By Terry Frieden, CNN Justice Producer
Washington (CNN) - Staffers in the voting rights section of the U.S. Justice Department - during both the Bush and Obama administrations - took political potshots at each other and often displayed a lack of professionalism, according to a report issued Tuesday.
The department's inspector general found camps within that office battled over priorities and cases for most of the past decade.
But the report found that there was "insufficient support for a conclusion that Civil Rights Division leadership in either the prior or current administration improperly refused to enforce the voting rights laws on behalf of any particular group of voters or that either administration used the enforcement of laws to seek improper partisan advantage."
The report covers a series of controversies during the years 2001 to 2011, when first George W. Bush, and then Barack Obama controlled the Justice Department.
The voting rights pot boiled over on November 4, 2008, when two members of the New Black Panther Party stood outside a polling station in Philadelphia dressed in boots and berets and carrying a nightstick. Civil charges for attempted intimidation were filed, but then dropped against three of four defendants.
(CNN) - CNN's Miguel Marquez says immigrants hope the next pope will focus on issues like human rights and economic justice.
By Breeanna Hare, CNN
(CNN) - To become Google's first female engineer in 1999 - and, eventually, one of the most powerful women in tech - Marissa Mayer had to get comfortable with risk.
"I always did something I was a little not ready to do," she said last year while speaking on her best decisions in a talk with NPR Correspondent Laura Sydell. "That feeling at the end of the day, where you're like, 'what have I gotten myself into?' I realized that sometimes when you have that feeling and you push through it, something really great happens."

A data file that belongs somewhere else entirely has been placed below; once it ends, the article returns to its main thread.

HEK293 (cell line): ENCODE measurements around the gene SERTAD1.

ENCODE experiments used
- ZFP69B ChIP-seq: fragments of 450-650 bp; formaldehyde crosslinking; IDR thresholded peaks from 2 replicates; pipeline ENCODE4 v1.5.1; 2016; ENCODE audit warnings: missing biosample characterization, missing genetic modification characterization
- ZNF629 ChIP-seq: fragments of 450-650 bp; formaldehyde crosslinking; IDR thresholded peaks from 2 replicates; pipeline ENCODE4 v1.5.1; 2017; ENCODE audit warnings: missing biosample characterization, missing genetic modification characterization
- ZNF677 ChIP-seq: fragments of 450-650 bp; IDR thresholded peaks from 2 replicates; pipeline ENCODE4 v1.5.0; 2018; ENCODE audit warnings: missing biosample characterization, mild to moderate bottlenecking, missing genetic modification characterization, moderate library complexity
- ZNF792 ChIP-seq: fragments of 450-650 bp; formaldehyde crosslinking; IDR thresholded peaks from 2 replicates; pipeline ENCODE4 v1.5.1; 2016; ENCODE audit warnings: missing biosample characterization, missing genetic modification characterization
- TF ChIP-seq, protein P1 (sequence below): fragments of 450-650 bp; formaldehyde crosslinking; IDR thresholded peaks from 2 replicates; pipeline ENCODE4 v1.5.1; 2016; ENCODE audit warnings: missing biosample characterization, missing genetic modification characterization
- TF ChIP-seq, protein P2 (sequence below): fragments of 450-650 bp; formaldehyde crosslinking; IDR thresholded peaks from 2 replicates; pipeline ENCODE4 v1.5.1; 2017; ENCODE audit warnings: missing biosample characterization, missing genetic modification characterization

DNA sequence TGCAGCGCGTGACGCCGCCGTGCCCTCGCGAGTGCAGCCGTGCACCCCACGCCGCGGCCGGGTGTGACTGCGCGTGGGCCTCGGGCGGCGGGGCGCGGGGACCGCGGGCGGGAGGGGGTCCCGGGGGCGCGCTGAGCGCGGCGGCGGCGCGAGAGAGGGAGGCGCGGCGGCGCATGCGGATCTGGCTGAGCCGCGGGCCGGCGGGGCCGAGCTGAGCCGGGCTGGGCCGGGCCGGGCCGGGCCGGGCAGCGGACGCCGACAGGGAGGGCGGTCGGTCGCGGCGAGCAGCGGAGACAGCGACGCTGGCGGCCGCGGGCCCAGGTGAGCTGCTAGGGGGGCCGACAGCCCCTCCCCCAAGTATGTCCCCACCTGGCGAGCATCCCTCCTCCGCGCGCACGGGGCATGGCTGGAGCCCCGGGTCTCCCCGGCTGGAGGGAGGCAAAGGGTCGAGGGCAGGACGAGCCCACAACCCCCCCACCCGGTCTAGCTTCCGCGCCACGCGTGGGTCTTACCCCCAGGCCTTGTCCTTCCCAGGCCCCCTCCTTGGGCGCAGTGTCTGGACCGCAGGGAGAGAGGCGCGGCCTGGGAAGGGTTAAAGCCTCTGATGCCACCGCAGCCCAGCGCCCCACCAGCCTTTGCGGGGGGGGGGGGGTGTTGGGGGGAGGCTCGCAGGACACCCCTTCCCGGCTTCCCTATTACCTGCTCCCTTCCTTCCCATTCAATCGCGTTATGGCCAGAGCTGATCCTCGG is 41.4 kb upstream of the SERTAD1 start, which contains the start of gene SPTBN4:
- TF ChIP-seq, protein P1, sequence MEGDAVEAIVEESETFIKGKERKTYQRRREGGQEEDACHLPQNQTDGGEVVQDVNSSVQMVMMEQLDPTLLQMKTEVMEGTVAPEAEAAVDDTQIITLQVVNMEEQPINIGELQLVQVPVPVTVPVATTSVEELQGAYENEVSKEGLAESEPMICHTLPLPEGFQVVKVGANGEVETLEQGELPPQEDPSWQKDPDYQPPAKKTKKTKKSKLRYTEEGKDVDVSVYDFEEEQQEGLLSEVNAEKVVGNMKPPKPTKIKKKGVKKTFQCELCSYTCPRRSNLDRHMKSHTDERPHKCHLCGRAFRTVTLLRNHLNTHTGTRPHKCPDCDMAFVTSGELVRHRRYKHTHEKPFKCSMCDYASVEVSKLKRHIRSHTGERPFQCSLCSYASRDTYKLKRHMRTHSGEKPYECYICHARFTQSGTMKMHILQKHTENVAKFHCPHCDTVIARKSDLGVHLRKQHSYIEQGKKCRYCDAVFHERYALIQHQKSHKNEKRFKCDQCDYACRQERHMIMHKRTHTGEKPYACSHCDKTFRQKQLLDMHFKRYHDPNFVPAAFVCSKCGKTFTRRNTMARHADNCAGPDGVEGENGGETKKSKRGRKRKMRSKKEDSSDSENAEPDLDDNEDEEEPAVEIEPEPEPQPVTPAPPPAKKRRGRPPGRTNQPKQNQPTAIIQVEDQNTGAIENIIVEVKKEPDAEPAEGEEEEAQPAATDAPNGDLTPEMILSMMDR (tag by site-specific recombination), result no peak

If the 37-year-old still makes career moves by her tried-and-true process, then she's likely anticipating something great to occur in her new role as Yahoo's CEO.
Mayer's hiring last summer, which accordng to Fortune made her the youngest head of a Fortune 500 company, came as a surprise, and her high-wire decisions since have spread far wider than Yahoo's campus.
First, there was her brief maternity leave after she gave birth to her son in September. When the Silicon Valley star first announced that she was pregnant, on the very same day Yahoo revealed she was the company's new CEO, some saw it as a progressive move and hoped Mayer would set a new standard for mothers trying to balance the competing demands of their corporate and familial roles.
What they saw instead was a businesswoman eager to get back in the office and who said that having a new baby in her life wasn't as difficult as she'd been told.
But the real critiques came last month when Yahoo's HR department issued an e-mail telling staff that they will no longer be able to work from home, prompting an angry backlash and leading some to question Mayer's judgment.
While some found her position just, others hoping the new mom would create a more reasonable corporate culture interpreted the move as unfair, noting that Mayer approved the edict while building a nursery next to her office - not an option for most working parents.
But over her nearly 14-year career in the tech world, Mayer has consistently shaken up expectations. If we've learned anything about this influential computer engineer-turned-corporate executive, it's that she plays the game of business by her own rules.
1. She doesn't do stereotypes
Part of the legend of Marissa Mayer is that she doesn't fit into our assumptions of what it means to be a tech geek.
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